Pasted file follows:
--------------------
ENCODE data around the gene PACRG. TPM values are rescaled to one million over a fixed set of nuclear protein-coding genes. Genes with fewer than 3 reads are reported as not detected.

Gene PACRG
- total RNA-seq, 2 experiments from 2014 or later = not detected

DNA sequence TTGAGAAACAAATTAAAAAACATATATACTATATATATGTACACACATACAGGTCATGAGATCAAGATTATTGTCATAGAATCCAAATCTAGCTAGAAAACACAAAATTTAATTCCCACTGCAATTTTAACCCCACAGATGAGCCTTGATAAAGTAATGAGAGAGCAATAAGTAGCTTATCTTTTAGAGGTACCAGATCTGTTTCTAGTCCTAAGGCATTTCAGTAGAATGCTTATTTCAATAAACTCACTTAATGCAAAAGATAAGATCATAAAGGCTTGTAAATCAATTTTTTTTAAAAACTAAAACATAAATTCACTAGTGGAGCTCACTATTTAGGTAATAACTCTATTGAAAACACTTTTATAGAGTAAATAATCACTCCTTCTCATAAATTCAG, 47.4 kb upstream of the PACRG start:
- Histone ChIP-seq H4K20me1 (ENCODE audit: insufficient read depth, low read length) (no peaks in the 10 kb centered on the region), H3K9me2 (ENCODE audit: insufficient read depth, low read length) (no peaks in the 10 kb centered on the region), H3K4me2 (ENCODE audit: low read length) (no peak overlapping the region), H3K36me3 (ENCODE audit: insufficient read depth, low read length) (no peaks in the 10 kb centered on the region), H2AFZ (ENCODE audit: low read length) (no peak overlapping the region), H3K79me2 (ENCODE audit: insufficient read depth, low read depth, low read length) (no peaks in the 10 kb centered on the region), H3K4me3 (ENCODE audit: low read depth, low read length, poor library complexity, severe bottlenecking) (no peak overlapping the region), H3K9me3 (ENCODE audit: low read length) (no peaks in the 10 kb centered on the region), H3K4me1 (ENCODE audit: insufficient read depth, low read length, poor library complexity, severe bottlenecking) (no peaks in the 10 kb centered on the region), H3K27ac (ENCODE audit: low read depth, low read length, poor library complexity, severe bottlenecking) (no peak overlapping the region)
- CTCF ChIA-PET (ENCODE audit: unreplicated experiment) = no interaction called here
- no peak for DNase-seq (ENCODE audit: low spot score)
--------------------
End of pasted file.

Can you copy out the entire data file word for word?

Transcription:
ENCODE data around the gene PACRG. TPM values are rescaled to one million over a fixed set of nuclear protein-coding genes. Genes with fewer than 3 reads are reported as not detected.

Gene PACRG
- total RNA-seq, 2 experiments from 2014 or later = not detected

DNA sequence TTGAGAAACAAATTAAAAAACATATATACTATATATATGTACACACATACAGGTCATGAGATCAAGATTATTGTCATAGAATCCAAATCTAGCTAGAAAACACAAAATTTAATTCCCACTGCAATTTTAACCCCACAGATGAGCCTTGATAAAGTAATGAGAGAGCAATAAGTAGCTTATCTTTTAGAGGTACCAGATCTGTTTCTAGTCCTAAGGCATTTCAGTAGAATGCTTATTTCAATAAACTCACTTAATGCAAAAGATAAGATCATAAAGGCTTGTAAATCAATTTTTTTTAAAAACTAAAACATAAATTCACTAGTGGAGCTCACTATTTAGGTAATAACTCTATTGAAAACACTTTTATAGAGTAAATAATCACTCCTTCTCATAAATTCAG, 47.4 kb upstream of the PACRG start:
- Histone ChIP-seq H4K20me1 (ENCODE audit: insufficient read depth, low read length) (no peaks in the 10 kb centered on the region), H3K9me2 (ENCODE audit: insufficient read depth, low read length) (no peaks in the 10 kb centered on the region), H3K4me2 (ENCODE audit: low read length) (no peak overlapping the region), H3K36me3 (ENCODE audit: insufficient read depth, low read length) (no peaks in the 10 kb centered on the region), H2AFZ (ENCODE audit: low read length) (no peak overlapping the region), H3K79me2 (ENCODE audit: insufficient read depth, low read depth, low read length) (no peaks in the 10 kb centered on the region), H3K4me3 (ENCODE audit: low read depth, low read length, poor library complexity, severe bottlenecking) (no peak overlapping the region), H3K9me3 (ENCODE audit: low read length) (no peaks in the 10 kb centered on the region), H3K4me1 (ENCODE audit: insufficient read depth, low read length, poor library complexity, severe bottlenecking) (no peaks in the 10 kb centered on the region), H3K27ac (ENCODE audit: low read depth, low read length, poor library complexity, severe bottlenecking) (no peak overlapping the region)
- CTCF ChIA-PET (ENCODE audit: unreplicated experiment) = no interaction called here
- no peak for DNase-seq (ENCODE audit: low spot score)